Earlier this year at the QCon.ai I also presented an interactive workshop, using R and the Microsoft Cognitive Services APIs, to automatically generate captions for images, and to create a tool to recognize images of hotdogs. Video from both the presentation, and the workshop (which starts at the 10:00 mark), is now available to view the QCon.ai You can find the slides for the presentation here. The R code for the "Not Hotdog" workshop is available as an Azure Notebook which you can clone and use to follow along with the workshop.
Our long national nightmare is over: Thanks to HBO and Silicon Valley there's finally an app that will tell you if the object you pointed your phone's camera at is a hot dog or not. For fans of the show, it's a cute joke, but everyone else might be a little puzzled. As a brief bit of background, T.J. Miller's character Erlich Bachman accidentally invested in an app he thought had something to do with Oculus, when, in actuality, it was an application with recipes for preparing octopus rather than anything to do with virtual reality. A common mistake, to be sure. That led to pivoting the app to become the "Shazam of food."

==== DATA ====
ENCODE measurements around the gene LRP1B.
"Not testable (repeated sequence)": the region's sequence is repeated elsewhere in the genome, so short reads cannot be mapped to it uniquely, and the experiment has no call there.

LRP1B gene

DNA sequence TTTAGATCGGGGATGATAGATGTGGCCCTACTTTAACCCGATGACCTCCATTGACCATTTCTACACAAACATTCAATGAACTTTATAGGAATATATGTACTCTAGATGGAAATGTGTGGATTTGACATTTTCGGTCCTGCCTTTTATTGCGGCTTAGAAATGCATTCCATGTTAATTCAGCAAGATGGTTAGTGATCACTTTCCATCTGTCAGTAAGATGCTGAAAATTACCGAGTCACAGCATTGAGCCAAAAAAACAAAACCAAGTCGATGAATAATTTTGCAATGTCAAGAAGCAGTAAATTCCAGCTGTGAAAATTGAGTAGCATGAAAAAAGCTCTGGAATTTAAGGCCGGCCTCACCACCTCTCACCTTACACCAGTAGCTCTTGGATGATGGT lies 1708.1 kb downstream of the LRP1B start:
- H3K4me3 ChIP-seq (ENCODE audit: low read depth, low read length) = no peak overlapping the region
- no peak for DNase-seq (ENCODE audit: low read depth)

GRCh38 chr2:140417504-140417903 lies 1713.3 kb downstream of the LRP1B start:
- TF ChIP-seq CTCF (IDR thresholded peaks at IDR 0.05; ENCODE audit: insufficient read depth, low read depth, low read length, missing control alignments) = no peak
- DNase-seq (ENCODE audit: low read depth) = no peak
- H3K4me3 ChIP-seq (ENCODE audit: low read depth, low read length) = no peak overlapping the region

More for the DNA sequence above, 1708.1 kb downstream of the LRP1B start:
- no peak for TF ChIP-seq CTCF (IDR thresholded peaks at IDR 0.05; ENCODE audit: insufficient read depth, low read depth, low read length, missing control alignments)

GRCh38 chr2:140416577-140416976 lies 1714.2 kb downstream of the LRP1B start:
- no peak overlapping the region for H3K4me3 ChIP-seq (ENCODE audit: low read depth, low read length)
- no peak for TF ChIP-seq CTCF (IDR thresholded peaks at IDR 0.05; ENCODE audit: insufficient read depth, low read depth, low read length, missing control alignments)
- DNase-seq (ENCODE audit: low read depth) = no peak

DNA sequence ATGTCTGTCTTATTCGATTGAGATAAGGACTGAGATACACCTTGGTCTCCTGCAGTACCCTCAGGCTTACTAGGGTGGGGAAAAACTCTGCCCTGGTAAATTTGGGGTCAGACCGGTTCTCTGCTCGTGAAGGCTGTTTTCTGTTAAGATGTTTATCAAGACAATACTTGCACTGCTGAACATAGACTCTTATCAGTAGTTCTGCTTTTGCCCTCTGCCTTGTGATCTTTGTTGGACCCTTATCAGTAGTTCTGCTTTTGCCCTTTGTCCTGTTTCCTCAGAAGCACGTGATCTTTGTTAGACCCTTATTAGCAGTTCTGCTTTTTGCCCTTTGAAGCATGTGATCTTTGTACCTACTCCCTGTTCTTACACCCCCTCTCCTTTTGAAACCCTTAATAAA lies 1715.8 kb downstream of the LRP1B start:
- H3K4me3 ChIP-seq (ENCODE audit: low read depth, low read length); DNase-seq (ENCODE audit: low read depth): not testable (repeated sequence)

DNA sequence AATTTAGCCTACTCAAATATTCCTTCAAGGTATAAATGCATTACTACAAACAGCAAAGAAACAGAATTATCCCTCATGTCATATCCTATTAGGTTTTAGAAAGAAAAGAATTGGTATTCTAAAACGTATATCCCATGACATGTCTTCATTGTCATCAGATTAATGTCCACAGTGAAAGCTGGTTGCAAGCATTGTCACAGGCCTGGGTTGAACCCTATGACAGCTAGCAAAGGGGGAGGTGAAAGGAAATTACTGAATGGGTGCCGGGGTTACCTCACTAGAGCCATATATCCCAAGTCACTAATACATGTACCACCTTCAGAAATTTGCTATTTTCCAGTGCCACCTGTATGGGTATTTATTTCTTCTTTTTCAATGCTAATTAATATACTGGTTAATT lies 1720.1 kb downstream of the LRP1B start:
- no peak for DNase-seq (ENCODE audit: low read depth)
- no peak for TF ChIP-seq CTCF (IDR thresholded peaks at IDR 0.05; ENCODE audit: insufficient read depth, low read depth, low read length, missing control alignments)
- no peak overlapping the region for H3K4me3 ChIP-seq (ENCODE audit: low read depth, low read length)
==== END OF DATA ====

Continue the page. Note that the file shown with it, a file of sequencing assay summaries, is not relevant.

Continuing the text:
That would have beat what I ended up shipping, but the problem of course was the size of those networks. So really, if we're comparing apples to apples, I'll say none of the "small", mobile-friendly neural nets (e.g. SqueezeNet, MobileNet) I tried to retrain did anywhere near as well as my DeepDog network trained from scratch. The training runs were really erratic and never really reached any sort of upper bound asymptotically as they should. I think this has to do with the fact that these very small networks contain data about a lot of ImageNet classes, and it's very hard to tune what they should retain vs. what they should forget, so picking your learning rate (and possibly adjusting it on the fly) ends up being very critical.